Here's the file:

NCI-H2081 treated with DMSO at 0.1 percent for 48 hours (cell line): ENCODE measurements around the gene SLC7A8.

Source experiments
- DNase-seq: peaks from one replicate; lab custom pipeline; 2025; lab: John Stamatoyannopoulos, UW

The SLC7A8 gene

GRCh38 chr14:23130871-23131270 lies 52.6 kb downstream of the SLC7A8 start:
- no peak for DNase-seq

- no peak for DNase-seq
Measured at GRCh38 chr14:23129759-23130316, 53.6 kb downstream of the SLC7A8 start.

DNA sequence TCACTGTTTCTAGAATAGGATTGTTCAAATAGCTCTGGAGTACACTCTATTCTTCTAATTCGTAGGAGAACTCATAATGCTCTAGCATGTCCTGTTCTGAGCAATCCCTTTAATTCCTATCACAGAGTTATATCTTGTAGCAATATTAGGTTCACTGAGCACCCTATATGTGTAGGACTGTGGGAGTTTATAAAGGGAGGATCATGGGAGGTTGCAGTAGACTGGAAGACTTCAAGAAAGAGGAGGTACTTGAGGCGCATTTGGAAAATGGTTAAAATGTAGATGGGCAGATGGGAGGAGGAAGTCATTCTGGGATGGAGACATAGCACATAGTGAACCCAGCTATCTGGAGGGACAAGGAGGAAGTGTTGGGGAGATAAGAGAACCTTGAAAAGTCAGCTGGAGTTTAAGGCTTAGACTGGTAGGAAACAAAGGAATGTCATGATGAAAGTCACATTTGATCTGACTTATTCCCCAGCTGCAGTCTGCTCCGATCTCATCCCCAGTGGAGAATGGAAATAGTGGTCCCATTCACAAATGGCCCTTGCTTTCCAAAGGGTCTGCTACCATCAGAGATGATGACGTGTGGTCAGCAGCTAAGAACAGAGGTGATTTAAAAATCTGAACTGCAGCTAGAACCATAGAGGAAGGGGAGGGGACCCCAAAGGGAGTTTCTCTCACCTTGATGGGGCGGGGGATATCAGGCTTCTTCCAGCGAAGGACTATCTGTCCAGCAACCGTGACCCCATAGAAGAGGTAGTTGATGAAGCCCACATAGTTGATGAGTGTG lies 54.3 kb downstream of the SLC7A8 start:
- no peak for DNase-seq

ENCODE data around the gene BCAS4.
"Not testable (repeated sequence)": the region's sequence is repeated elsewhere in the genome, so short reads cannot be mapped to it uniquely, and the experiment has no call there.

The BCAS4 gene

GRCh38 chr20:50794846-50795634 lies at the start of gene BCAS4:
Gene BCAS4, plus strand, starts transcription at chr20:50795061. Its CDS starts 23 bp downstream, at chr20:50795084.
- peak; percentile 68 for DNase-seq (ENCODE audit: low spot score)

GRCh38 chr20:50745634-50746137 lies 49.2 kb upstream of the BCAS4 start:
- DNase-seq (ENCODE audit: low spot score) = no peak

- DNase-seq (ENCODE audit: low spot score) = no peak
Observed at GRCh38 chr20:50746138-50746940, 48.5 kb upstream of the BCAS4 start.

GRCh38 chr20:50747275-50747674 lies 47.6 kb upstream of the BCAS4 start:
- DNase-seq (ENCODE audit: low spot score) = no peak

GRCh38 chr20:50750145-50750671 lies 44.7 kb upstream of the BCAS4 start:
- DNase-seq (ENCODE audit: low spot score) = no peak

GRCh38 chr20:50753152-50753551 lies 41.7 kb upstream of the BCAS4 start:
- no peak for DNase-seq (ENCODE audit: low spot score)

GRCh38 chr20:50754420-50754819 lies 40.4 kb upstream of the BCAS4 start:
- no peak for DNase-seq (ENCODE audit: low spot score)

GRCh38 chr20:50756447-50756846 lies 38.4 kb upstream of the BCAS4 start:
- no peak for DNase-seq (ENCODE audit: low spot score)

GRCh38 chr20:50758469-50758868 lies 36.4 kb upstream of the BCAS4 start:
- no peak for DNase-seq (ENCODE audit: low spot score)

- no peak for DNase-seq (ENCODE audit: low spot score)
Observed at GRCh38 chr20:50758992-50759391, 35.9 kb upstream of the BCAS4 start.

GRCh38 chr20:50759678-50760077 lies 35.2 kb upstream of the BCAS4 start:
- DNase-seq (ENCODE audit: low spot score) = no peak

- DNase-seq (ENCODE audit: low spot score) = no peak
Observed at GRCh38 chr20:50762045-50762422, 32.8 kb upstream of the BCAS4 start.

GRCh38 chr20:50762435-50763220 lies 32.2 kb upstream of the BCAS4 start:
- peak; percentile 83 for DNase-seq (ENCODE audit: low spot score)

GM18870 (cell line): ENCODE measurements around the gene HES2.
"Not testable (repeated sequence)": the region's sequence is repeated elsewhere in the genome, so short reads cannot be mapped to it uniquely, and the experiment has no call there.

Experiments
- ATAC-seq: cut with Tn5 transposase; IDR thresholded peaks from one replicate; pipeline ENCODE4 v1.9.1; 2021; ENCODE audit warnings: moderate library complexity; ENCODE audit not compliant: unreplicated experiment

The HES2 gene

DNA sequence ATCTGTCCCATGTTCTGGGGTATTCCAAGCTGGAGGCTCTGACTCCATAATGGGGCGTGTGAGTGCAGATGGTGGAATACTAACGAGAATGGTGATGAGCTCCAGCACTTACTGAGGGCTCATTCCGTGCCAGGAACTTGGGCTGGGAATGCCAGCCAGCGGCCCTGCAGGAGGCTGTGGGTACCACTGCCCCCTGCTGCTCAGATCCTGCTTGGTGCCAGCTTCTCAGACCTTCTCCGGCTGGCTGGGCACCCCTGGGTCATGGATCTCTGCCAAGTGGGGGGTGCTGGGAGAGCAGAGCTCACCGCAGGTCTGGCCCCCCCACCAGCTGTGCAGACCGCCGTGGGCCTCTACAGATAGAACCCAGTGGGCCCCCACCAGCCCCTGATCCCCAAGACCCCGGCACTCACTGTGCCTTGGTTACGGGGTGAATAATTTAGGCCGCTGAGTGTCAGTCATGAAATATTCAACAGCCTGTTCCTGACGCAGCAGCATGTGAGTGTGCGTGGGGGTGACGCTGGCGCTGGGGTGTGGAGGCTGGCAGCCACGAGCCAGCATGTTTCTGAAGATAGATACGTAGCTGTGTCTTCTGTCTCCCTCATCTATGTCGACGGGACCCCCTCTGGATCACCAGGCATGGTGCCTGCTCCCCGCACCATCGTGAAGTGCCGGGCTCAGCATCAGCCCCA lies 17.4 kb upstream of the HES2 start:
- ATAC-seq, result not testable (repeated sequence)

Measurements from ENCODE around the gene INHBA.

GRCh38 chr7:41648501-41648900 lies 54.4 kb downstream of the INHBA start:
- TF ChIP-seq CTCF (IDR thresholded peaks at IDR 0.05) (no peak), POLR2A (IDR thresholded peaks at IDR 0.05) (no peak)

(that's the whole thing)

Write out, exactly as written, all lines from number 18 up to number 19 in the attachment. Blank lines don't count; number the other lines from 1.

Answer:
- DNase-seq (ENCODE audit: low spot score) = no peak

- DNase-seq (ENCODE audit: low spot score) = no peak